The next day, May 2, General Birney’s lookouts noticed, from the top of the trees upon which they had been posted, a long line of Confederate troops stretching out along a road to the South of the Federal position, moving from left to right. This caused consternation among the Federal High Command. What were these troops doing? Was General Lee retreating? This was the immediate thought of General Hooker, reinforced by the fact that the Confederates seemed to be heading South. General Hooker was elated. He sent a note to his General on the right Wing, Brigadier General Oliver O. Howard, XI Corps, warning that a flank attack might be in the offing, just in case, and then prepared to take off in pursuit of the supposed retreating Confederates. About noon General Hooker sent General Sickles orders to “advance cautiously toward the road, followed by the enemy, and harass the movement as much as possible.” Hooker ordered Sickles to take General Birney’s and General Whipple’s divisions (1,3/III), but refused to let him have Berry’s (2/III), which was held in reserve around the Chancellorsville mansion. Sickles sent orders to the commander of his first Brigade, General Birney to advance to the road and pierce the enemy column, taking possession of the road.
General Birney (1/III) advanced a Brigade, with sharpshooters from Brigadier-General Hiram Berdan’s crack sharpshooter regiment, which cautiously crossed Scott’s run and advanced to the road upon which the Confederates were marching. General Wipple’s division filed into an elevation to the rear of the Federal advance, known locally as Hazel’s Grove, as a reserve. General Birney managed to surround and capture a Confederate regiment, the 23 Georgia, which had been left behind as a rear guard. Additional Confederate units were coming up upon Birney’s left, sent by General Lee to disrupt General Birney’s advance.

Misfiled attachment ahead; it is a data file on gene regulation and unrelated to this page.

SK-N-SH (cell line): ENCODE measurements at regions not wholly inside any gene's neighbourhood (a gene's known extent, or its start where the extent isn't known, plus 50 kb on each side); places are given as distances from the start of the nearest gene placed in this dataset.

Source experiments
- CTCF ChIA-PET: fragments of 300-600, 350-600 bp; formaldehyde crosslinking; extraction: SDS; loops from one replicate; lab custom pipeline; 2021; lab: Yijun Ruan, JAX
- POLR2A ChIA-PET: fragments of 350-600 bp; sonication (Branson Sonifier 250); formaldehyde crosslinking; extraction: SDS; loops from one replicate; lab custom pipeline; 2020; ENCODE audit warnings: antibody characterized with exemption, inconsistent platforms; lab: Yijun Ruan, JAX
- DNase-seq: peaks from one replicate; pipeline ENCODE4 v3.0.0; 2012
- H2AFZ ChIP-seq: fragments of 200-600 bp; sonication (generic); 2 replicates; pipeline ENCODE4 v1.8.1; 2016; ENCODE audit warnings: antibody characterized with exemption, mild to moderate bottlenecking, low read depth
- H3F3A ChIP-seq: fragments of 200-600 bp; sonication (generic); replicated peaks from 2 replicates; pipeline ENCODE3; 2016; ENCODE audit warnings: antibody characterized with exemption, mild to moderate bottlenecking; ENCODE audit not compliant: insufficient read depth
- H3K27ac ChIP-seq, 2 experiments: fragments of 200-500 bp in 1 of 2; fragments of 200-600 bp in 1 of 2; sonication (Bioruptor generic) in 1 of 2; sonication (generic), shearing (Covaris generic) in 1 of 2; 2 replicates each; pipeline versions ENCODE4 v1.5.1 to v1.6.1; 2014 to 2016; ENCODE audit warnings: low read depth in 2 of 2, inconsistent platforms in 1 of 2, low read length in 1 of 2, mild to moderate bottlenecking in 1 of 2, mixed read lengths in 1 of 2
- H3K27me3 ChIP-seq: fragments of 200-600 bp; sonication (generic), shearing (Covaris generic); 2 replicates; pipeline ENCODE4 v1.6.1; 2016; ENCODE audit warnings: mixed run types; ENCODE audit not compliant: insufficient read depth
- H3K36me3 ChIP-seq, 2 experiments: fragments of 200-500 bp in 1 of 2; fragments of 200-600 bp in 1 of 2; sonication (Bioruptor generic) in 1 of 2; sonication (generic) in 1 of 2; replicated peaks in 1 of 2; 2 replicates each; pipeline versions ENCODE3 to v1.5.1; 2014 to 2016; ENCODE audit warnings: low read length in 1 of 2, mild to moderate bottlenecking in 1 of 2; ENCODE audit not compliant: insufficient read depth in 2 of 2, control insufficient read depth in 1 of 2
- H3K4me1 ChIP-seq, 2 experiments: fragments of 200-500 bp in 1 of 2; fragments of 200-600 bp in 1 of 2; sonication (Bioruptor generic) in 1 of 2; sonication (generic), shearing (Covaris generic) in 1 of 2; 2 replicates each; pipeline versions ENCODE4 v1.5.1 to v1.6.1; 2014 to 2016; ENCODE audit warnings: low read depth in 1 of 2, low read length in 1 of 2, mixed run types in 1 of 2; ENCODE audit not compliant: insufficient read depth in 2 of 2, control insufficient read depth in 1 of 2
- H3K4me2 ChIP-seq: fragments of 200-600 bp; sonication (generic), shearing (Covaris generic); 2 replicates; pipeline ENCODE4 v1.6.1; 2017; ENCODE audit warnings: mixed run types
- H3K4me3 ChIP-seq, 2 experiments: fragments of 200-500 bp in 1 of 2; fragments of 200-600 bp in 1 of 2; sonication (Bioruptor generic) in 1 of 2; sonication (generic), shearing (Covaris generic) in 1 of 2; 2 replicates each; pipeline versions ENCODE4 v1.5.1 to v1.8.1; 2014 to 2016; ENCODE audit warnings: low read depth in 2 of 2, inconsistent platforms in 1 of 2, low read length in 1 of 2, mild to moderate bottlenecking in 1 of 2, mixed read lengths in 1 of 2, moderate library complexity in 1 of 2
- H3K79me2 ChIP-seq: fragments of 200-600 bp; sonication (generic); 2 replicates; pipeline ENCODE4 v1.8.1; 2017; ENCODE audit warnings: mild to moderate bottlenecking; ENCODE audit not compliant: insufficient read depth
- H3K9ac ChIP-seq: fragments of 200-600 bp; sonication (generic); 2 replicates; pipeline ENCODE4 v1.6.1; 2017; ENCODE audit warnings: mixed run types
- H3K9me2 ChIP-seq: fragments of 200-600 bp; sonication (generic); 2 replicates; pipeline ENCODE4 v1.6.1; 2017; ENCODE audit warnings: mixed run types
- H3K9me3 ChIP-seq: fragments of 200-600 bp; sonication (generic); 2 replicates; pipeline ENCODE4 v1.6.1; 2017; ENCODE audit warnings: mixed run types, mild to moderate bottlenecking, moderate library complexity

By 2:45, General Sickles was confident that General Birney could break the Confederate line, and notified Hooker to that effect, saying that he could expect to receive heavy resistance, and wouldn’t attack until he knew he would be supported by the two Corps on either side of him. He sent messages to these two Corps, the XI Corps under Major-General Oliver O. Howard, on his right, and the XII Corps under General Henry W. Slocum, on his left, to support him, and then sent his Third Brigade under General Whipple to cover the gap between the left of the III Corps and the right of the XII Corps. It took a while to organize the attack; Barlow’s Brigade of the Eleventh Corps. 2/2/XI was ordered to support Sickles’ right flank at 4:00, and General Williams’ division of the Twelfth Corps, 1/XII was ordered to support General Sickles’ left flank at 4:30. General Sickles received orders to attack the ‘enemy’s right flank,’ whatever that meant, at five o’clock p.m. At the same time, about 5:00 p.m. Captain Comstock, General Hooker’s chief of engineers and General Warren, his chief of topographical engineers, started out together from army headquarters “to examine the line.” They had got to the vicinity of Hazel Grove, when a heavy fire of musketry began on the right, and caused them to hasten in that direction. Meeting fugitives of the XI corps, Warren sent his aide to inform Brigadier Alfred Pleasonton, commander of the first division of cavalry, who had joined General Sickles at Hazel Grove, and General Sickles of the rout of the XI Corps
This word apparently didn’t reach General Birney (1/III) until much later; at 6:30 he received word from General Hooker to ‘advance rapidly,’ which he did, throwing a few shells at the retreating Confederates. Then, without hearing word from either General Sickles or General Hooker, General Birney prepared to put his division into bivouac, around 7:00 pm. At this point, he received word from General Sickles to withdraw to Hazel Grove, which he did. At the same time, General Whipple (3/III) received word from the same source to also return to Hazel Grove, and General Williams (1/XII) received word from General Major-General Henry W. Slocum, in command of the XII Corps, also to withdraw and to return to the XII Corps line. General Barlow (2/2/XI) retreated to Hazel’s Grove on his own initiative. Sickles hurried to Hazel Grove while his infantry was making their way to Hazel’s Grove, and formed a line of artillery to hold off the triumphant Confederates He managed to accomplish this aided by the charge of a lone cavalry regiment of 100 men, the 8th Pennsylvania, which delayed the Confederates but virtually destroyed the Cavalry regiment. As night fell, the lines on both sides seemed stable.